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Summertime Tips for Traveling with Food Allergy

I think something that's been on a lot of people's minds lately is summer travel plans! Whether you're planning a trip away or choosing to make the most of your time at home, there are certain tips you'll want to keep in mind before you start soaking up the sun. I'm going to share a few experience's from our family's trip to South Carolina last summer that highlight these best practices for managing your medication and finding restaurants on the road.


Protect the Auto-Injector

Your auto-injector should always sit at the top of any pre-trip packing list you make. But did you know that epinephrine auto-injectors work best when they're stored between 68°-77°F (15°-25°C)? I hear too many stories about people leaving their epinephrine in their car or other unprotected places during temperature extremes.


One resource I've been using since last summer's family trip to Myrtle Beach, SC is Medpac. These bags are helpful because they include an extra layer of insulation on the inside to help the medication maintain safer temperatures. I also like the different designs - which work when I'm walking the beach or clipping the pack to my golf bag.

What to Look for When Eating on Vacation

Going out to eat with family is one of my favorite things to do when traveling even though this can be difficult with food allergies. The best approach may vary depending on what allergen(s) your family avoids - and there's nothing wrong with cooking in the hotel room and enjoying a home-cooked family meal if that's what you decide makes everyone comfortable!


But if you decide to venture out, there are a few things to look for that have always served my family well:


Identify Chains that Offer a Consistent Experience


From Ripley's Aquarium - Right Next to the Margaritaville

My family has a few go-to chains that we'll hit up and down the East Coast whenever we travel. The best chains are great because you walk in with some idea of what to expect which can help to ease *some* of the tension. Of course, you'll still want to notify your server, ask about each item you order, and take every other precaution that you ordinarily do.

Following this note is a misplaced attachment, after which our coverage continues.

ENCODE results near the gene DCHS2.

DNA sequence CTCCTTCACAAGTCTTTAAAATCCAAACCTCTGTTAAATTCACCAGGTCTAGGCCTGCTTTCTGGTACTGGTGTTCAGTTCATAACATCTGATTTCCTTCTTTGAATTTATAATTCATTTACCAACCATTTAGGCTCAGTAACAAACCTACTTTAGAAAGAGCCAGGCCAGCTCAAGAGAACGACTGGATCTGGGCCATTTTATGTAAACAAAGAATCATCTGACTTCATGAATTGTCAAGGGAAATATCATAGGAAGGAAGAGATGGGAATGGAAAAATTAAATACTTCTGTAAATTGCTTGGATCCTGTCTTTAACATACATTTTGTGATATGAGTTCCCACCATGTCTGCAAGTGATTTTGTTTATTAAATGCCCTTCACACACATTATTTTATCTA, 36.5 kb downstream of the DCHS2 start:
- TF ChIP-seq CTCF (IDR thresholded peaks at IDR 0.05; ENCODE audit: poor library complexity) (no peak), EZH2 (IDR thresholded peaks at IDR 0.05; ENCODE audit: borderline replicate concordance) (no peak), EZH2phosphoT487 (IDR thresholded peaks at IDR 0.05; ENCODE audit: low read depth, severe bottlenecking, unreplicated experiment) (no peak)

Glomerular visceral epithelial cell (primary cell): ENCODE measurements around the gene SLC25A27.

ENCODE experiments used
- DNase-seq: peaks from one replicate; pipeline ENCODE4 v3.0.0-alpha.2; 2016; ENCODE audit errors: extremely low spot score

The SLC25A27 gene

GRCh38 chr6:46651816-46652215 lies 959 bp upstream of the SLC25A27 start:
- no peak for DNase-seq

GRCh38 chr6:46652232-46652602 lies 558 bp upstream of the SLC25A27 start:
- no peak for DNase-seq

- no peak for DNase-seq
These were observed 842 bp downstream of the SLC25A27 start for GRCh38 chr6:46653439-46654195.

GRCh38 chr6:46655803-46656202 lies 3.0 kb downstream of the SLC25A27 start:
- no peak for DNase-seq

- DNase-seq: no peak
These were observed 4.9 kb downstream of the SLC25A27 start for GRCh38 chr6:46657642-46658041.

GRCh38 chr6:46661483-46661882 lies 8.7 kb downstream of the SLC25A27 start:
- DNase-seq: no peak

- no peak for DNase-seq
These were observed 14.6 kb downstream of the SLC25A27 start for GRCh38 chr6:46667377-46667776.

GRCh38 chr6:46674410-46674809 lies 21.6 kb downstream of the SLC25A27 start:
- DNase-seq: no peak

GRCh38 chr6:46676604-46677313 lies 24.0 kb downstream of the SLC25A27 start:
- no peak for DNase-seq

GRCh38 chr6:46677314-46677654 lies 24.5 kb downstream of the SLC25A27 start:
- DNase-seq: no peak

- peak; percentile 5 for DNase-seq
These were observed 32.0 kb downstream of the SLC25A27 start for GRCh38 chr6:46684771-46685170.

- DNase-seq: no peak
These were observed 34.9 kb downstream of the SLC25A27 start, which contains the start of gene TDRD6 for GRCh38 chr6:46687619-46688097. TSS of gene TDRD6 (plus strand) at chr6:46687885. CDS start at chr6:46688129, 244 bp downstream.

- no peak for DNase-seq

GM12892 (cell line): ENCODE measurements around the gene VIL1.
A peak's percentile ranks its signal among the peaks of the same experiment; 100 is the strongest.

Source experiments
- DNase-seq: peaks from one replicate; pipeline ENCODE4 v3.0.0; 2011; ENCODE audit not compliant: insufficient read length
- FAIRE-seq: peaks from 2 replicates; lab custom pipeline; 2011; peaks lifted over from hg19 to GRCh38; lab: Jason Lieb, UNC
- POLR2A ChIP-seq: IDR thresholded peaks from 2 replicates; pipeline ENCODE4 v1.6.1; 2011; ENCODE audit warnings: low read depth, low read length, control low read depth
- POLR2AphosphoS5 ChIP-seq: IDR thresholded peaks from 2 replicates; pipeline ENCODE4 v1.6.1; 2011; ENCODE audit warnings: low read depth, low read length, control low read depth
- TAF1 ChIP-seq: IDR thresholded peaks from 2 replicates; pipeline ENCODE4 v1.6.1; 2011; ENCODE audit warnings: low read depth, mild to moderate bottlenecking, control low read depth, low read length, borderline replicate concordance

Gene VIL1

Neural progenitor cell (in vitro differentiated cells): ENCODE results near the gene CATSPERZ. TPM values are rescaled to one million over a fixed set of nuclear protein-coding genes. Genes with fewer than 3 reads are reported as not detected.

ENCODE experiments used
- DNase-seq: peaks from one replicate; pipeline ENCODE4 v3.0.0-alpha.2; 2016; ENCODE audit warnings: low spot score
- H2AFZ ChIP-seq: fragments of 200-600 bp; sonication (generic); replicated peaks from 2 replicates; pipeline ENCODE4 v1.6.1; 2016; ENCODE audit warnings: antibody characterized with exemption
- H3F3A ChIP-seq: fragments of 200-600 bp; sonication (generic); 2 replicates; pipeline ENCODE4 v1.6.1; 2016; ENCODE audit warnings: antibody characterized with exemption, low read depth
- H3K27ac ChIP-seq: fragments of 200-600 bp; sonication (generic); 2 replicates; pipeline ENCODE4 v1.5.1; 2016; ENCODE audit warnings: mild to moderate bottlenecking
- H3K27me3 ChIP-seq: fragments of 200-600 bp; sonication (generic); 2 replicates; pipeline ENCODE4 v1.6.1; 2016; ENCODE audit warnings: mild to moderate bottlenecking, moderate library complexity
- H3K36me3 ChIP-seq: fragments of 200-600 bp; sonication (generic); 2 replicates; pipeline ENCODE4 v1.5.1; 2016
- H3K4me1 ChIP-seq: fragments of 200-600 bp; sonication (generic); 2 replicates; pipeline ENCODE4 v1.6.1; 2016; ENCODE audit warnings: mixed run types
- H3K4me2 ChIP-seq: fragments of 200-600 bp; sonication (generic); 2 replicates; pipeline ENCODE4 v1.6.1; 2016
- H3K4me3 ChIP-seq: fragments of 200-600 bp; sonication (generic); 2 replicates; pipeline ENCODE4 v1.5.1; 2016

The nice thing about a restaurant chain is that A) you go in with an idea of what's going to be safe for you to eat; B) can reasonably assume the staff underwent similar preparation training; and C) can recognize if the experience at one location is different from what you've come to expect and spot red flags more easily.

One favorite that we'll look for on beach trips is Margaritaville. We frequent their Myrtle Beach location whenever we stop at the Ripley's Aquarium.

Make Sure the Staff "Gets It"

One of my favorite prime ribs in the world is from Chuck's.

Chuck's is also great because you can tell the staff "gets it." We ask about my allergy every time we dine there despite going at least twice per trip, and every time the waitstaff always feels comfortable answering the questions. They know what items are free of my allergens (peanuts and tree nuts) off hand but still double check with the chef to confirm my meal will get extra attention.

If you find a place you enjoy this much and feel comfortable at, you can't ask for much more in life! On the flip side of course, if you pick up on something that doesn't feel right - like staff that doesn't understand allergies or who aren't positive when answering, you always have the option to change your mind. Dining out should always be a fun, comfortable experience!


Look for Restaurants that go Above and Beyond


One of my favorite experiences whenever I go to a restaurant is when the staff is willing to not only accommodate my condition, but does something extra to make me feel completely welcome. I had one of these experiences last year when dining at Carolina Seafood and Steak.


I wasn't able to eat the bread they serve because it came from an outside source and they were concerned about possible cross contamination. I was disappointed, but this is a regular occurrence with a nut allergy. While I sat with my family, the waitress surprised me with a special appetizer they prepared - just so I wouldn't be left out! This made my night - and made my family members jealous because it was so good!


The main point of this story is that some places demonstrate a much better understanding of what food allergy families need to have an enjoyable experience. I'm always so grateful whenever I come across a place like this. If you want two great resources to consult when you're planning your next trip, I would strongly recommend:

Both of these pages are full of stories like the ones I shared about restaurants in the United States and around the world!


How will You Spend Your Summer?

My team and I love to help families and individuals travel safely with food allergies! We'd love to know about your summer experiences. Let us know in the comments where you will go this summer, or where you typically travel during regular times, and what tips you've used!

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